Mandarin was our home language, the only one I spoke until starting school. I begged my mom to stop packing hong shao niu rou sandwiches for lunch, and to use Wonder Bread with peanut butter or bologna instead. I was embarrassed to have friends over to our house, where my mother re-used twist ties, rubber bands and plastic wrap, and stained appliances lived on tables and counters rather than tucked neatly away in custom cherry cabinets. Friends’ homes smelled of air freshener; ours smelled of garlic and soy sauce.
I, too, felt pressure to assimilate, which meant losing Mandarin and my Chinese identity without ever gaining a sense of belonging.
I recognize "Minari’s" funny and painful observations of differences between Korean and American cultures through the children’s eyes. The children seesaw between their elders and the community — in language, looks and behavior. I, too, felt pressure to assimilate, which meant losing Mandarin and my Chinese identity without ever gaining a sense of belonging.
When I became a mom to a toddler from China, I wanted to give her a different experience from my own. I gave her a Chinese name. I spoke only Mandarin/Chinglish with her. At bedtime, I even translated "Goodnight Moon" and "The Very Hungry Caterpillar" into Mandarin. She attended schools that were 86% students of color, about half from immigrant families. We vowed to give her pride in her language and identity, understanding of our country’s racial hierarchy and how Asians are perceived and portrayed, and tools to challenge injustice.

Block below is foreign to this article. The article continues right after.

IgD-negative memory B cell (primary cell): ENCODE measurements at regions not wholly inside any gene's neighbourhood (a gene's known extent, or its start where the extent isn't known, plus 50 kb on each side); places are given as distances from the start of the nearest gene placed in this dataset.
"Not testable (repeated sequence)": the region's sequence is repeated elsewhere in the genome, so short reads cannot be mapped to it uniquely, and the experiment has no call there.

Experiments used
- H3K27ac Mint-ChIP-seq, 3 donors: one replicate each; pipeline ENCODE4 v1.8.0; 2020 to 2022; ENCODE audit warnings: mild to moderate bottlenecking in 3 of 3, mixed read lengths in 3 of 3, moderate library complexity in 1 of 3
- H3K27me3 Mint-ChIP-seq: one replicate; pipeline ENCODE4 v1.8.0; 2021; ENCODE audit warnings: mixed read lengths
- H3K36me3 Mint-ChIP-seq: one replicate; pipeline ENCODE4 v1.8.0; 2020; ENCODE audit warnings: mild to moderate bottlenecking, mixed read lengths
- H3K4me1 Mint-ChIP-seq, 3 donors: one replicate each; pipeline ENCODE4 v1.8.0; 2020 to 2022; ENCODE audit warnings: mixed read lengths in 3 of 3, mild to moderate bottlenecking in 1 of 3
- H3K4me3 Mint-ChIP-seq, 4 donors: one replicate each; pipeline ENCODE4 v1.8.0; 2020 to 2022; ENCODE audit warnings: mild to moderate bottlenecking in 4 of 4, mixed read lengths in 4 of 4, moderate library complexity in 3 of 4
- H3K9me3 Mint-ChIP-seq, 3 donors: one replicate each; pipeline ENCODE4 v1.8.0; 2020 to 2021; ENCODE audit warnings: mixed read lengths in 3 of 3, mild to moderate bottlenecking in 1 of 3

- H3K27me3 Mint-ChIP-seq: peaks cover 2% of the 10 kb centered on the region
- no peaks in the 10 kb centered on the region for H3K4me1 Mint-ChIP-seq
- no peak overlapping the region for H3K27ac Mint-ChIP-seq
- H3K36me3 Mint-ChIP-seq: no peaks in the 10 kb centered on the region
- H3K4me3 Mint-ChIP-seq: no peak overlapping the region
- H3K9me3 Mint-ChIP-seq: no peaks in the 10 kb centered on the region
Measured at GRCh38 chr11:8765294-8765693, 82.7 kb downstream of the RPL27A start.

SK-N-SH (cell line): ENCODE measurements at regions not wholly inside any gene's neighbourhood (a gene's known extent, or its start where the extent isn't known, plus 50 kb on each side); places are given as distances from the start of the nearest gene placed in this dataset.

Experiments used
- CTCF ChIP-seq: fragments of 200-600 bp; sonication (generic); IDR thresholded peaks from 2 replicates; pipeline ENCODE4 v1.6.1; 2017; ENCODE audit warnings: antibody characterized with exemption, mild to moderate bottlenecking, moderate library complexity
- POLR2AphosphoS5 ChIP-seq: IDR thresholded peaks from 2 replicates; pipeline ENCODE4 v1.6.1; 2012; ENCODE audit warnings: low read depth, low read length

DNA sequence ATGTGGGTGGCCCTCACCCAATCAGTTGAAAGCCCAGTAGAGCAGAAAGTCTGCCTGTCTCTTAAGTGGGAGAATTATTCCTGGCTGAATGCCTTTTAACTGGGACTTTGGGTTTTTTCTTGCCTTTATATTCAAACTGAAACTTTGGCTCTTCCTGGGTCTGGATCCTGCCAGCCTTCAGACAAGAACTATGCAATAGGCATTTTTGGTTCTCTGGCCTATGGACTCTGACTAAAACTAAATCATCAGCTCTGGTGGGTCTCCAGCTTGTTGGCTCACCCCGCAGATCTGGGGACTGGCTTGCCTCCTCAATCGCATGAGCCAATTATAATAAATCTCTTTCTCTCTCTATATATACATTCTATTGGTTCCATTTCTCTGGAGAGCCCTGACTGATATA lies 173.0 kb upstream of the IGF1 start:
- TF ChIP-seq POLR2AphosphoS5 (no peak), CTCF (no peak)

Despite our intentionality, our daughter thinks her life would be easier if she were white. At school, classmates asked her whether she ate dogs and requested her to “show us your kung fu moves.” She applies make-up to make her Chinese eyes appear less “puffy,” decides that certain trendy clothing styles are “ugly” on her because they accentuate her body type and curls her hair for parties and posts. Hearing your parents tell you “everyone is beautiful” and “you can do anything you want to do” does not compete with viral Tik Tok makers and Instagram influencers who are rarely Asian.
I wonder whether my daughter would experience this level of self-loathing if she had seen herself, her language and her heritage reflected in popular culture. While mere representation is not the only answer, seeing oneself on screen positively influences teens’ perception of themselves and others. By labeling "Minari" as a foreign language film, not qualified for the “best” category, Hollywood has once again made Asian Americans outsiders, not American enough.
I hope that one day, families like mine and the ones portrayed in "Minari," rather than being othered, will be seen as American. One day, more films like "Minari" will be considered for Best Motion Picture, even if they feature non-white casts or use a language other than English. The marginalized have so many stories to tell. A more inclusive Hollywood, led by more diverse executives, will find fertile ground in bringing those narratives to the screen.